PHILADELPHIA -- Reds catcher Devin Mesoraco settled his discipline appeal to Major League Baseball on Tuesday and will immediately serve a two-game suspension.
The suspension length is slightly shorter than the original three-game suspension the rookie was levied after his contact with home-plate umpire Chad Fairchild during a July 30 argument over balls and strikes.
"They didn't hear the appeal. They just knocked off a day," Mesoraco said. "I would've liked to have gone through the appeal process myself. But we decided that this was probably the best thing to do, and we went forward with it."
Mesoraco might have had a good case for his appeal since, one inning before his incident with Fairchild during a game vs. the Padres, he suffered a concussion in a plate collision with Cameron Maybin.
"This is what the team thought and my agent decided was the best," Mesoraco said of the decision to not appeal. "At the end of the day, I didn't want to hurt the team. It's whatever the team wants to do. The least amount of hurt that we can do, I'm all for that."
The Reds will have to play short with 24 men on the roster but didn't want to risk having only one catcher for two days. They recalled catcher Dioner Navarro from Triple-A Louisville and optioned reliever Logan Ondrusek to Louisville.
"It's the lesser of two evils -- three days vs. two, which is big in the overall equation, especially in the moves we had to make to accommodate the suspension," Reds manager Dusty Baker said.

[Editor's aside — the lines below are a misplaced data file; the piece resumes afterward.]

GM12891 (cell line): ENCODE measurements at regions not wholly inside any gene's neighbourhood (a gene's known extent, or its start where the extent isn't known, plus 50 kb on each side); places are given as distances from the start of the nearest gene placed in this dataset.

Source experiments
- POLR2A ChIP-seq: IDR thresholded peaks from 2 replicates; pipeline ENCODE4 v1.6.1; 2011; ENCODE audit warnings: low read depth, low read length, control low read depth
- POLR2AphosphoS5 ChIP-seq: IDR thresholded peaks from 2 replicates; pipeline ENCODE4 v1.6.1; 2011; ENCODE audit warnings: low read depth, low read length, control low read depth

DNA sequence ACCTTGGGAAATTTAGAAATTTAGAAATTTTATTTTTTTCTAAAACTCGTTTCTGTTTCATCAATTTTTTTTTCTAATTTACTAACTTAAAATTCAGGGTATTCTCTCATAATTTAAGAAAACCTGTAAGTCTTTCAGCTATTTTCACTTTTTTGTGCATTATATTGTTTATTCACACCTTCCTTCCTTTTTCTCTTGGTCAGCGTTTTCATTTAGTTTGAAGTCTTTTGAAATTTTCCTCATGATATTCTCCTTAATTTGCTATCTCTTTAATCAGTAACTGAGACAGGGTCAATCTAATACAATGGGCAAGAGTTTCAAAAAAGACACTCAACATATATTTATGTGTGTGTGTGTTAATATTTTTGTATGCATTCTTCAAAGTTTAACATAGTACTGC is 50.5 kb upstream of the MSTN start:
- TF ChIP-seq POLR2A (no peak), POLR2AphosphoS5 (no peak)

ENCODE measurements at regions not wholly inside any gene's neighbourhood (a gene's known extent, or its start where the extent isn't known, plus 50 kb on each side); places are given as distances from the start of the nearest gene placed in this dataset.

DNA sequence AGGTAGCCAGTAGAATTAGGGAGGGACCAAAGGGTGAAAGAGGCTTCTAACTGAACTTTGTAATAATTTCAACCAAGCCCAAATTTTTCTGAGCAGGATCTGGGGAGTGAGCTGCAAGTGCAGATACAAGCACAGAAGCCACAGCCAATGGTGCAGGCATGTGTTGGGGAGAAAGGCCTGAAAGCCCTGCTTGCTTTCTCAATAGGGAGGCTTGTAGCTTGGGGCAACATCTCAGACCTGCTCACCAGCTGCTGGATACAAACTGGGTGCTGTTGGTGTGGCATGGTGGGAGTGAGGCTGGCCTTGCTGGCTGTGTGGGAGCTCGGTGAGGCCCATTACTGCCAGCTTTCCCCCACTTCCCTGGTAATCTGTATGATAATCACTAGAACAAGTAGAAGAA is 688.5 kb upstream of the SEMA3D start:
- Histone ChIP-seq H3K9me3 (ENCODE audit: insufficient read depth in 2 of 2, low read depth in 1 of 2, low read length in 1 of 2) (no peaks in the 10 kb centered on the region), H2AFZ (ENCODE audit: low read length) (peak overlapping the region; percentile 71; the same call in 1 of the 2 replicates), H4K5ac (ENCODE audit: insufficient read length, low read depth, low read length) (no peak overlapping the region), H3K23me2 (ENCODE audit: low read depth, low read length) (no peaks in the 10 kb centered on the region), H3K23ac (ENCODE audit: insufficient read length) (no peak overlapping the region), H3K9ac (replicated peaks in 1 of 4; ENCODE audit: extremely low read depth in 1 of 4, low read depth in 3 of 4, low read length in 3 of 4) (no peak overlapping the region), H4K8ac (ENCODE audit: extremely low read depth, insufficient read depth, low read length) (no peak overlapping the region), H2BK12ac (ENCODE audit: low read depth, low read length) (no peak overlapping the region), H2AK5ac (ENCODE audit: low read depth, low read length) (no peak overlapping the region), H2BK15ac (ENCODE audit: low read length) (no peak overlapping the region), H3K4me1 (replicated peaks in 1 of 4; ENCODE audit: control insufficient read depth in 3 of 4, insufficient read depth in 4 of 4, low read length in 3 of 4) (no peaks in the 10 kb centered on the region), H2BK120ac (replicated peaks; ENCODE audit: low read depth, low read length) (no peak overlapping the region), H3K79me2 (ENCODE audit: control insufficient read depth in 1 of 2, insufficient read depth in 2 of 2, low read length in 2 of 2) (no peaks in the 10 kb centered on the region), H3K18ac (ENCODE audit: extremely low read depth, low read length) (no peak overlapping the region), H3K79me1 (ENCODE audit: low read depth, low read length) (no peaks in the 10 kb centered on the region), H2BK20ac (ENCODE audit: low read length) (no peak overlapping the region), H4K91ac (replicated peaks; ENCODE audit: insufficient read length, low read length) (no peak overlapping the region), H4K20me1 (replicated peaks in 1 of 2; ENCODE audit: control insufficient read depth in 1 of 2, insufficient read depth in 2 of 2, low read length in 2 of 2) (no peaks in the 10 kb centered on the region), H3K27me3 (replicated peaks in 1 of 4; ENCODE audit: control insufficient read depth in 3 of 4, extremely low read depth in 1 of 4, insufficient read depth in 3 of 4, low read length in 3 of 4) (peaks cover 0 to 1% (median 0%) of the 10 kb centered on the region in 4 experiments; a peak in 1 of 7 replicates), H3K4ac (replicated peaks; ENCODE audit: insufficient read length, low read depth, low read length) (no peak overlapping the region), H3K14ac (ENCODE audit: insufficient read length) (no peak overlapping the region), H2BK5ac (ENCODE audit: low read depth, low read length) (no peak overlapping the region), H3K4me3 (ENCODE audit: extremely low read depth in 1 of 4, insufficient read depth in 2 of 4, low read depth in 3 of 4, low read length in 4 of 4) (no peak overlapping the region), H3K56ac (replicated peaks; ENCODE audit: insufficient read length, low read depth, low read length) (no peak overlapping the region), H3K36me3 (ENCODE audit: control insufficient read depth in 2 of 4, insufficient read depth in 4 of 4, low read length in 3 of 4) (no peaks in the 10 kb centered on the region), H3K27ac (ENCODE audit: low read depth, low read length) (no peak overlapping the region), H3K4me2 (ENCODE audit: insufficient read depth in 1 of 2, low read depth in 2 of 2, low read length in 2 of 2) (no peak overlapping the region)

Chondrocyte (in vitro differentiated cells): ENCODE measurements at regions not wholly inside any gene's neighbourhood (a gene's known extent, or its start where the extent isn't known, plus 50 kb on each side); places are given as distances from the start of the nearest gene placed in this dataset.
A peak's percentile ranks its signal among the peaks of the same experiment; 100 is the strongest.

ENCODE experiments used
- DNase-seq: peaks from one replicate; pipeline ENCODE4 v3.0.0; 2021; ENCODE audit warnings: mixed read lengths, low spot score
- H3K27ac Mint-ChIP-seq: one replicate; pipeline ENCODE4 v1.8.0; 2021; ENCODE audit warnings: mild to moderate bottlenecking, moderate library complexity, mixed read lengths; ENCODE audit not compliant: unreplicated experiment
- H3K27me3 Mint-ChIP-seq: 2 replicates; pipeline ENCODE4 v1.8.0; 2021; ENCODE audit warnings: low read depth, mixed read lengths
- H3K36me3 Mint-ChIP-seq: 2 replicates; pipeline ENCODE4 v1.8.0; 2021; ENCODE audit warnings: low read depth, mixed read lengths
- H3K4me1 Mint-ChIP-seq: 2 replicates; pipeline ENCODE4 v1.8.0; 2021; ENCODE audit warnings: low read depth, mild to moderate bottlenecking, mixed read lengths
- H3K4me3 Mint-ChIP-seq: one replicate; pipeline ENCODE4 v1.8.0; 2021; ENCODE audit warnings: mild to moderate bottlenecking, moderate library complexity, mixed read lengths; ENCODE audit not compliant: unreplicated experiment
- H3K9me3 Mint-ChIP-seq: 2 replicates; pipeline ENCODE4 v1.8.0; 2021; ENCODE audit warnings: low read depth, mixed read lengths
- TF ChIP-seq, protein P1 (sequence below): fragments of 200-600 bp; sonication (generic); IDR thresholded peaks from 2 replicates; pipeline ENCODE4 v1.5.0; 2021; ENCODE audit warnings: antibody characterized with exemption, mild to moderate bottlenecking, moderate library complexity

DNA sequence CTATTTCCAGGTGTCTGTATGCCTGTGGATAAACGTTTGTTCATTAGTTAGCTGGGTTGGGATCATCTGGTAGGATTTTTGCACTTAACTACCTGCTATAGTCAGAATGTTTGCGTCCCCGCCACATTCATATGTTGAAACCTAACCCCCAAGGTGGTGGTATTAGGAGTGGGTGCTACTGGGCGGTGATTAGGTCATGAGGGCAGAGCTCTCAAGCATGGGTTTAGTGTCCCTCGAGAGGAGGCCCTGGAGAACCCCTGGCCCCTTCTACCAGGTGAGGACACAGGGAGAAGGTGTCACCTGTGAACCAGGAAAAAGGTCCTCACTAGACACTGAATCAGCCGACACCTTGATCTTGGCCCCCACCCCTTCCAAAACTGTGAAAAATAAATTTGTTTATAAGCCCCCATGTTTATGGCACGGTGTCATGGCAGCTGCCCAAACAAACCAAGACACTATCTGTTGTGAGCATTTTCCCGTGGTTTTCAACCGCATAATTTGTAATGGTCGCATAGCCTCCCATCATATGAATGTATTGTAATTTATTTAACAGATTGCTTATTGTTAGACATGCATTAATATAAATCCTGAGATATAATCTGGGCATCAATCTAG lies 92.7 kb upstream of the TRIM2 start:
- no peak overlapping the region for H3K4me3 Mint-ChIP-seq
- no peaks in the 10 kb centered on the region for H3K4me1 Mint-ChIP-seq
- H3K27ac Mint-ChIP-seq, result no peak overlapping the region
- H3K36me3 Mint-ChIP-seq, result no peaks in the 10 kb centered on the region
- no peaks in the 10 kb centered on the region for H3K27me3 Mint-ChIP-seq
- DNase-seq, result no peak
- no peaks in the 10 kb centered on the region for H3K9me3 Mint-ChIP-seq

Mesoraco, who is batting .210 with five home runs and 14 RBIs in 52 games, is the regular catcher for Mike Leake and Homer Bailey. With Bailey starting vs. the Phillies on Tuesday, the Reds started primary catcher Ryan Hanigan.
While he is suspended, Mesoraco is allowed to work out, take batting practice and be in the clubhouse before the game. He must leave before first pitch, however. Mesoraco planned to watch Tuesday's and Wednesday's games on television somewhere away from Citizens Bank Park.
"Looking back, obviously, it's not something I'll do again," Mesoraco said. "I never thought of doing it at the time. It was a reaction, accidental thing. It turned into something else, something I didn't want to happen with the suspension and everything. I messed up. We'll just move on from there."
Mark Sheldon is a reporter for MLB.com. Read his blog, Mark My Word, and follow him on Twitter @m_sheldon. This story was not subject to the approval of Major League Baseball or its clubs.